When a veterinarian examines a pet, there is an accepted approach that all Veterinary Schools teach regarding evaluating their health that includes a SOAP. How about when evaluating your practices financial health? There seems to be no standard way to assess the financial health of your practices.
After reviewing hundreds of financial statements of practices across the country, we wanted to provide a few important tips that can help you track the progress of your business.
Income Statement Presentation – over half of the practice income statements we see, from either Quickbooks or an outside accountant, present their expenses in alphabetical order. This approach is flawed because you are not bundling similar expenses to see how they are trending over time. We suggest that you create a few categories and organize the information by groupings such as:
- Cost of Goods Sold: Drugs, medical supplies, prescription diets, laboratory expense, vaccines, and other direct costs of providing service to your patients.These should be your truly variable expenses.
- Labor Costs: DVM and Non-DVM labor (present DVM and non-DVM separately so you can trend these two components) taxes and fringe benefits.These expenses have a fixed and variable component.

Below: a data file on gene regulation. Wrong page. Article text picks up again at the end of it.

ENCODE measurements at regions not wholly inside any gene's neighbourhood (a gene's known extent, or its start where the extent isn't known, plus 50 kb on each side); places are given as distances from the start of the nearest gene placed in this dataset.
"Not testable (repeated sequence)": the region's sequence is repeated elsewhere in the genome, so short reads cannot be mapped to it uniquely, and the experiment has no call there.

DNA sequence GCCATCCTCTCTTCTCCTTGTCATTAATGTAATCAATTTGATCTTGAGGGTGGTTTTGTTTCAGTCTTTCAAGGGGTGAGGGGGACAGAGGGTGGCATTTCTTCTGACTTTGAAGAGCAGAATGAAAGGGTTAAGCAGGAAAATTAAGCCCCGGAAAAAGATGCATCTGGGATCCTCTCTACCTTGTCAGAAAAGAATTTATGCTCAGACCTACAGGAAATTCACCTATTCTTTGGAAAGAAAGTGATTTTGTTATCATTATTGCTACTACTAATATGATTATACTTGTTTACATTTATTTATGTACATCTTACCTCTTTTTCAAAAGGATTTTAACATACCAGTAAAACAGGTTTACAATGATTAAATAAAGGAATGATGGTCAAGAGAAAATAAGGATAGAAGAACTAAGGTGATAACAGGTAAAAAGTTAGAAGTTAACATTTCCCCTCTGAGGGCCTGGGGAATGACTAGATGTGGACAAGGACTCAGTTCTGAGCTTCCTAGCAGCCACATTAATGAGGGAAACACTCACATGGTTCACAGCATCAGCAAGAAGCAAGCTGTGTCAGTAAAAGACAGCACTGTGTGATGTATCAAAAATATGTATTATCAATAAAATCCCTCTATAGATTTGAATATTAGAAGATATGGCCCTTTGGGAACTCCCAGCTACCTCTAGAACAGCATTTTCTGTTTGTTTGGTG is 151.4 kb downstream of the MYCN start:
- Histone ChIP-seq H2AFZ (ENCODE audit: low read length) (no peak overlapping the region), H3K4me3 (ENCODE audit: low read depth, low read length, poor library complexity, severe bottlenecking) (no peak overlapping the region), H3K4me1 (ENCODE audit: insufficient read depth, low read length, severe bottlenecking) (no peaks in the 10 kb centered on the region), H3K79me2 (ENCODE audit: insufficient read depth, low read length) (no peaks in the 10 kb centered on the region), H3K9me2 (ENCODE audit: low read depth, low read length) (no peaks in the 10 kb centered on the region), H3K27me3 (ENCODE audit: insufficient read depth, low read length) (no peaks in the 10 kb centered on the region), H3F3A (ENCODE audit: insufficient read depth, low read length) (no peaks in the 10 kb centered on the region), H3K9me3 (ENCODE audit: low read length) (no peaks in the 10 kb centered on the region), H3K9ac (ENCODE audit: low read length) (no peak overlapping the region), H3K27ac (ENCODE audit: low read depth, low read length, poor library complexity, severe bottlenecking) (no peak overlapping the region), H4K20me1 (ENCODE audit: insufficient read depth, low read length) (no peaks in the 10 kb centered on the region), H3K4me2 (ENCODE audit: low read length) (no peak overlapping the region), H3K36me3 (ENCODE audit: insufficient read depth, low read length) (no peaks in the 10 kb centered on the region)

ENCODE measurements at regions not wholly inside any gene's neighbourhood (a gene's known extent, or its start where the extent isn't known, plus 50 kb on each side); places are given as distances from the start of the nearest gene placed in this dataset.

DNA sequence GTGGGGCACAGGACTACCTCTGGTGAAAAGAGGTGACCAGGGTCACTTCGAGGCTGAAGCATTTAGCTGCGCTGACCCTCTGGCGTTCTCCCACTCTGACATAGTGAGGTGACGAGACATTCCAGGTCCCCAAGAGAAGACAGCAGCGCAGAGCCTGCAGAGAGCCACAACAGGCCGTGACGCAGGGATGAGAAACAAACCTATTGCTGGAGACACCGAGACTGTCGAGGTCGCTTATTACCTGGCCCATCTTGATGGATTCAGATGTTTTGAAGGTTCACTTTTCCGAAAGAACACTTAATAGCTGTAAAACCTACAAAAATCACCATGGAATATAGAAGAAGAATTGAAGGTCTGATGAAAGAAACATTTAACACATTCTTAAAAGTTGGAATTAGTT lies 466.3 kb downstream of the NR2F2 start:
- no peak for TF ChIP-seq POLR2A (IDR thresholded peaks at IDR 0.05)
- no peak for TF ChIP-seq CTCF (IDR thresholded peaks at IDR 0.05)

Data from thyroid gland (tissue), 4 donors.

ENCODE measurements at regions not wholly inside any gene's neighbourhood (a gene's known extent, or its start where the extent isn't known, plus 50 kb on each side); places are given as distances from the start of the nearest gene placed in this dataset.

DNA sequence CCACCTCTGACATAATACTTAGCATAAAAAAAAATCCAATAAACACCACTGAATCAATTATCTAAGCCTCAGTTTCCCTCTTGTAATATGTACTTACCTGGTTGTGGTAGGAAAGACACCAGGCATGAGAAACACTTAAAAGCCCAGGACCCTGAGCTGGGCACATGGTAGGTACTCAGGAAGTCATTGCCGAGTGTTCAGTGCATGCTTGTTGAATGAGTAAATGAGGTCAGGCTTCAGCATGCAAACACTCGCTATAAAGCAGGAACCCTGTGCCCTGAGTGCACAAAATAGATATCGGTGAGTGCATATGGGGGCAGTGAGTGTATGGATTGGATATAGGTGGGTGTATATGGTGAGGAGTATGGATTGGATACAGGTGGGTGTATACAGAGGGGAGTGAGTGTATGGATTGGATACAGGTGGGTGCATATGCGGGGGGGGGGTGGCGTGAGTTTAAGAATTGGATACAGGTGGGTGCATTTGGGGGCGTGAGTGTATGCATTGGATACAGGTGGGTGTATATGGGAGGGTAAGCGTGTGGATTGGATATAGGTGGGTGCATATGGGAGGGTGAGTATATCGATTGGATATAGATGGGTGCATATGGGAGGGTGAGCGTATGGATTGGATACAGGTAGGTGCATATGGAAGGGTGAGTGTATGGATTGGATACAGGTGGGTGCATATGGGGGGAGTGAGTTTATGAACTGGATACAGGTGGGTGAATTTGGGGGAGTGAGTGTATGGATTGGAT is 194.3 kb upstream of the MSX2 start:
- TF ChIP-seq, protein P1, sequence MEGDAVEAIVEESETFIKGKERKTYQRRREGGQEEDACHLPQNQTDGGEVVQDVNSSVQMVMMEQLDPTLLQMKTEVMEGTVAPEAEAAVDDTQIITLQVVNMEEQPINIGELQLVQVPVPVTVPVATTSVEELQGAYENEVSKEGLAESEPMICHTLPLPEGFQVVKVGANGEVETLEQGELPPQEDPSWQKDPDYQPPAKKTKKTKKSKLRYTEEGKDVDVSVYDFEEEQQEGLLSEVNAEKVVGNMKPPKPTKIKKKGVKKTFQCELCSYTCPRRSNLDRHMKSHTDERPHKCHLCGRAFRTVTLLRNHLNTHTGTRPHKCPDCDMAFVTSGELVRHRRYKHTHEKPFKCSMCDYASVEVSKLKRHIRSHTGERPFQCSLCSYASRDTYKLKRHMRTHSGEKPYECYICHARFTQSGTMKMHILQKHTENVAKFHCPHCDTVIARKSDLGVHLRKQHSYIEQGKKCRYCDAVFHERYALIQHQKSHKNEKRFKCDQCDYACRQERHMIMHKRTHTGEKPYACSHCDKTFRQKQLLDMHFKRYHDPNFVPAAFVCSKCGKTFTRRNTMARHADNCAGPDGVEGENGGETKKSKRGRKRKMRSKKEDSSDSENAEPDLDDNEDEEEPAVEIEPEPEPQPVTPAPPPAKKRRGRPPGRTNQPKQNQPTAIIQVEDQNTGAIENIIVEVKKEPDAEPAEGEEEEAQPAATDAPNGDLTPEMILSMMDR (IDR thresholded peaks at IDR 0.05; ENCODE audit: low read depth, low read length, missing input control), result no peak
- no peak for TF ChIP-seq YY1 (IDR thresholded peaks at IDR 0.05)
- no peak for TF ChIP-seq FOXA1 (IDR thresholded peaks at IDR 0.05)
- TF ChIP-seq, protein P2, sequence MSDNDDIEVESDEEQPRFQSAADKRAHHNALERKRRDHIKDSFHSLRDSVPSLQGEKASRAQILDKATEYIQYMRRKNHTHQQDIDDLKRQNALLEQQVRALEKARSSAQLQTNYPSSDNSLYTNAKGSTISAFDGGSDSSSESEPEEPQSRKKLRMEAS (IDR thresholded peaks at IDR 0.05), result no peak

- Property expenses: Rent, utilities, telephone, property taxes and repair and maintenance costs – which are primarily fixed expenses.
- All other expenses: Marketing, information technology, property and workers compensation insurance, donations, staff appreciation and other miscellaneous items
By putting each line item into one of these groups (feel free to create an additional group or two if it makes sense for your practice) you will be able to track progress on your costs and how you are performing.
Trend Data Over Time – looking at one period (monthly, quarter or year) of your income statement is not typically that useful.The best way to track progress is to compare the current period to prior periods and see how things are trending. Are revenues increasing? Did your costs increase more slowly than the revenue increase? Did you lower your non-DVM labor costs in slow season vs. busy season? These are the kind of trends you can see by comparing monthly or quarterly results. Our recommendation is to track monthly trends but to not pay too much attention to small monthly fluctuations. Looking at 4-5 quarters on one report will really help you see trends over time and your data tends to normalize over a three month period.
These are two fairly simple things to apply to your business to help you track progress and see how your financial performance is progressing. When a healthy pet visits, you do a well exam to make sure nothing is wrong underneath the surface. With your business, a regular review of its health by looking at the income statement and looking at trends, will insure the practice stays healthy and you catch issues before they get bad.